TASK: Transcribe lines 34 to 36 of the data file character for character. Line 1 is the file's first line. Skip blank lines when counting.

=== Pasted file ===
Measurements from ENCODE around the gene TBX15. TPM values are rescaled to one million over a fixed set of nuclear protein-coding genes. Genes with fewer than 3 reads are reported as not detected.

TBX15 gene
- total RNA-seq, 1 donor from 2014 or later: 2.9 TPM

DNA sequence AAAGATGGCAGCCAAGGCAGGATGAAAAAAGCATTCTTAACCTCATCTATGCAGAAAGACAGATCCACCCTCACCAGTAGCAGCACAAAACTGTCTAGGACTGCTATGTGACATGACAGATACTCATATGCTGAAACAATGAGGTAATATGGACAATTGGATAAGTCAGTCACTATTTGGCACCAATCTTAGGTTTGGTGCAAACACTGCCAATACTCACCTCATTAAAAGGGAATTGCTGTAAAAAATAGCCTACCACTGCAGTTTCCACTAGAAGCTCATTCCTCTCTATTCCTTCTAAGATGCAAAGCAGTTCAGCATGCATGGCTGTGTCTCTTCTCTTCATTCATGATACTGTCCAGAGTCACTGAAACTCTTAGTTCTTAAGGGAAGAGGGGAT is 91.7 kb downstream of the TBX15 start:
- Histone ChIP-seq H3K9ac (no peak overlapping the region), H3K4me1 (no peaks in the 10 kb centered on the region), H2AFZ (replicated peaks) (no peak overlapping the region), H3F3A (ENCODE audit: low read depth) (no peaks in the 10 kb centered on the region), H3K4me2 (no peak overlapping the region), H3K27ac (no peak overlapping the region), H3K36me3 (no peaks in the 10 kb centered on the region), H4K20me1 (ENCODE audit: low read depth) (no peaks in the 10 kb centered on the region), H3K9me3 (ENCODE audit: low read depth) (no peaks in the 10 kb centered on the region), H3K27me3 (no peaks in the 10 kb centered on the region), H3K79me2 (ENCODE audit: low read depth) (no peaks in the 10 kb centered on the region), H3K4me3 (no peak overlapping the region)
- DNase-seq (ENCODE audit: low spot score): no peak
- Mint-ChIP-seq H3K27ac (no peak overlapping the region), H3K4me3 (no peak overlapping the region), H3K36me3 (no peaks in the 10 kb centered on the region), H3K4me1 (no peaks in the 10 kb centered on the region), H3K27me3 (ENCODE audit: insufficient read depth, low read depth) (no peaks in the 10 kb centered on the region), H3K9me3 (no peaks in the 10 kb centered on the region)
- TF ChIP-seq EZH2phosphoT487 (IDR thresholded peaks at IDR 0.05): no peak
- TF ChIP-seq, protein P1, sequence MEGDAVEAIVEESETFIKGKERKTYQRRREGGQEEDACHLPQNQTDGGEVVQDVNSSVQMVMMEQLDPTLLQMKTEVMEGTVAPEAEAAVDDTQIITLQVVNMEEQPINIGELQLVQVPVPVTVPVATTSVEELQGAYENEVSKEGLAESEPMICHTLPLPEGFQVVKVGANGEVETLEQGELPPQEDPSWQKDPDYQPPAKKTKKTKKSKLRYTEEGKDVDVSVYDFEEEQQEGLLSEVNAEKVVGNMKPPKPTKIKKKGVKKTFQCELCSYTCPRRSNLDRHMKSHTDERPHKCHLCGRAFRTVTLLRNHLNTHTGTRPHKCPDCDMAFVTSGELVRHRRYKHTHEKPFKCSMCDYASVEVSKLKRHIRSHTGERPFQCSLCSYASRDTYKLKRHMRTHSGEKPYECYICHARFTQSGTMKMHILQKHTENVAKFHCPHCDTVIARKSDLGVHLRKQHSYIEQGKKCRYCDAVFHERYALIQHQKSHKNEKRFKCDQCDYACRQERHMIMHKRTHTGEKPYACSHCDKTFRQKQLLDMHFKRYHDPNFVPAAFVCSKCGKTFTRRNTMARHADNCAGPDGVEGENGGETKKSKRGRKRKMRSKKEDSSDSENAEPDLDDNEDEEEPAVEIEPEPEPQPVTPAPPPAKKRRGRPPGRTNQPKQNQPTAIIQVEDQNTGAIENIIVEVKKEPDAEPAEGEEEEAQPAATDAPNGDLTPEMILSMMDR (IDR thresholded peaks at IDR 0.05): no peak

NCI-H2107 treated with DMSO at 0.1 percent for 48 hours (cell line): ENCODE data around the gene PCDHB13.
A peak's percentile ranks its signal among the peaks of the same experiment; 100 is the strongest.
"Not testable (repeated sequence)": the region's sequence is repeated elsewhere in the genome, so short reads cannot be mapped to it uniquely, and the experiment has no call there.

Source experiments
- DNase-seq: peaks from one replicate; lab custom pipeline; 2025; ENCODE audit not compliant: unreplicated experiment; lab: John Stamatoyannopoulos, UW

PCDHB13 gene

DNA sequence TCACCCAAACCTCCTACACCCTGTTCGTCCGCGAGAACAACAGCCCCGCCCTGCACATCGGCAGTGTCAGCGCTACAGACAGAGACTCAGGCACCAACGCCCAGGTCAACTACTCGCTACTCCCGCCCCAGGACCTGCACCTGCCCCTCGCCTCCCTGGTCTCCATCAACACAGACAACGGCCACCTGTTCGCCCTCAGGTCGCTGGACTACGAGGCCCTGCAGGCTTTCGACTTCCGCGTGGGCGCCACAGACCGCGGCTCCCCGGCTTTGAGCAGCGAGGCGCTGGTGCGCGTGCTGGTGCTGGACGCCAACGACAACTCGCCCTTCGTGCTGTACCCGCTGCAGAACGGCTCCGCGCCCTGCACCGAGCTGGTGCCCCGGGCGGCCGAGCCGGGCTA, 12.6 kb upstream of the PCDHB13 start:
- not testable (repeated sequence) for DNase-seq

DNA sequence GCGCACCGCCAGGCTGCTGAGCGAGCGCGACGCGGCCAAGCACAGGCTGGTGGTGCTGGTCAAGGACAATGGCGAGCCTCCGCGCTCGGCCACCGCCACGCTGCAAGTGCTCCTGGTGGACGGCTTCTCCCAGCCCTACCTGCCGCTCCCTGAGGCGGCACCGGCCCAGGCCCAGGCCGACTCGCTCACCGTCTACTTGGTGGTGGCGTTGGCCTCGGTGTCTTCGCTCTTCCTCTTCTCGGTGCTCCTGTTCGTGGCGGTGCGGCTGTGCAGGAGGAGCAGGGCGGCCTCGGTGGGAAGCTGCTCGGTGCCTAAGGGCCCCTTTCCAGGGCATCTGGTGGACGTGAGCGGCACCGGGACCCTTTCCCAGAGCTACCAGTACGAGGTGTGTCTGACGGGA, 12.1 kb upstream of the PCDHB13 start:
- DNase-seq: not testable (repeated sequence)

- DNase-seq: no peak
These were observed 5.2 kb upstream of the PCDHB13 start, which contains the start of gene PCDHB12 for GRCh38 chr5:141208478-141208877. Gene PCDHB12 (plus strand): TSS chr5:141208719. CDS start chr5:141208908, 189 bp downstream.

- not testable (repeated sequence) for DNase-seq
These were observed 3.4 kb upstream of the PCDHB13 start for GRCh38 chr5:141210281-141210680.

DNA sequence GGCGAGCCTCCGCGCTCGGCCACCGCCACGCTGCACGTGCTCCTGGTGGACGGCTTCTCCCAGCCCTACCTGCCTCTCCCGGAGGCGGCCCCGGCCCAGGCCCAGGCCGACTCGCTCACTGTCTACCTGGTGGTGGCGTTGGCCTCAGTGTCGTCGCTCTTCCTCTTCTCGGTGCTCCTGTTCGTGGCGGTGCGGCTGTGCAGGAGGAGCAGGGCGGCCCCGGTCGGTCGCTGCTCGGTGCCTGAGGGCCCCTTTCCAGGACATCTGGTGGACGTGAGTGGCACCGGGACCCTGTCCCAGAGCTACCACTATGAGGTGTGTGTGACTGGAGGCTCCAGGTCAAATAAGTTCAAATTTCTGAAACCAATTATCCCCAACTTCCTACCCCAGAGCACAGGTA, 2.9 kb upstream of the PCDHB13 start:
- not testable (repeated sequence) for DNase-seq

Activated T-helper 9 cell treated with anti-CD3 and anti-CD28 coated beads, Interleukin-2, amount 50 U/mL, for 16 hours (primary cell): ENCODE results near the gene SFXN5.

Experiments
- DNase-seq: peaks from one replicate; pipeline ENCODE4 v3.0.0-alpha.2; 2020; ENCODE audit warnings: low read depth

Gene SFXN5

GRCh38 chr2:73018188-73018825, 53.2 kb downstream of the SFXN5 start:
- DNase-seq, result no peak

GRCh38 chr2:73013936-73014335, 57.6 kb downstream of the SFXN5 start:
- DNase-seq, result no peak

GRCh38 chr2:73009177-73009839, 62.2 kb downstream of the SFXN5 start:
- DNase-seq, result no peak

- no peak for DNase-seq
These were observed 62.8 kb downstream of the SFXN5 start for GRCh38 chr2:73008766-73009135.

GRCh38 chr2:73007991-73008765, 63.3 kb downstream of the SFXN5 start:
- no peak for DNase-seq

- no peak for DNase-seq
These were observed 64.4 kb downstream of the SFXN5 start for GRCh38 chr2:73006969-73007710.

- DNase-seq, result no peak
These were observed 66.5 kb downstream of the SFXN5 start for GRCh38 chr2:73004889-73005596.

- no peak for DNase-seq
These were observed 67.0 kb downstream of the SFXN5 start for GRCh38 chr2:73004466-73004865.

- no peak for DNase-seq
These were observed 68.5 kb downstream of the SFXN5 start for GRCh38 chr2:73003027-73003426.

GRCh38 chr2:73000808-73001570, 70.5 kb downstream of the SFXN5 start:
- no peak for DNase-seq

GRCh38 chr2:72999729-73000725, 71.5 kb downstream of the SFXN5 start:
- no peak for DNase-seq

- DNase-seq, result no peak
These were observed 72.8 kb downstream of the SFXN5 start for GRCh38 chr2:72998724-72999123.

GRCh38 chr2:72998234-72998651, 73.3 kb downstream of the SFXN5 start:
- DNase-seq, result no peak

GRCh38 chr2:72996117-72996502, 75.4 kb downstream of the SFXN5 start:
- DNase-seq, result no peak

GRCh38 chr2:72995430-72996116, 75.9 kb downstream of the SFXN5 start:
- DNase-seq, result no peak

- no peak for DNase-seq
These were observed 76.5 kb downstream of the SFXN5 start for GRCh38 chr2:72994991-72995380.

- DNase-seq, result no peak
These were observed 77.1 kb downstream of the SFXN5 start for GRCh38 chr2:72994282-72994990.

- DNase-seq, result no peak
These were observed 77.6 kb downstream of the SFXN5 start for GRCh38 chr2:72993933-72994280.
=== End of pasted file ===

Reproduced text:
GRCh38 chr2:73009177-73009839, 62.2 kb downstream of the SFXN5 start:
- DNase-seq, result no peak

- no peak for DNase-seq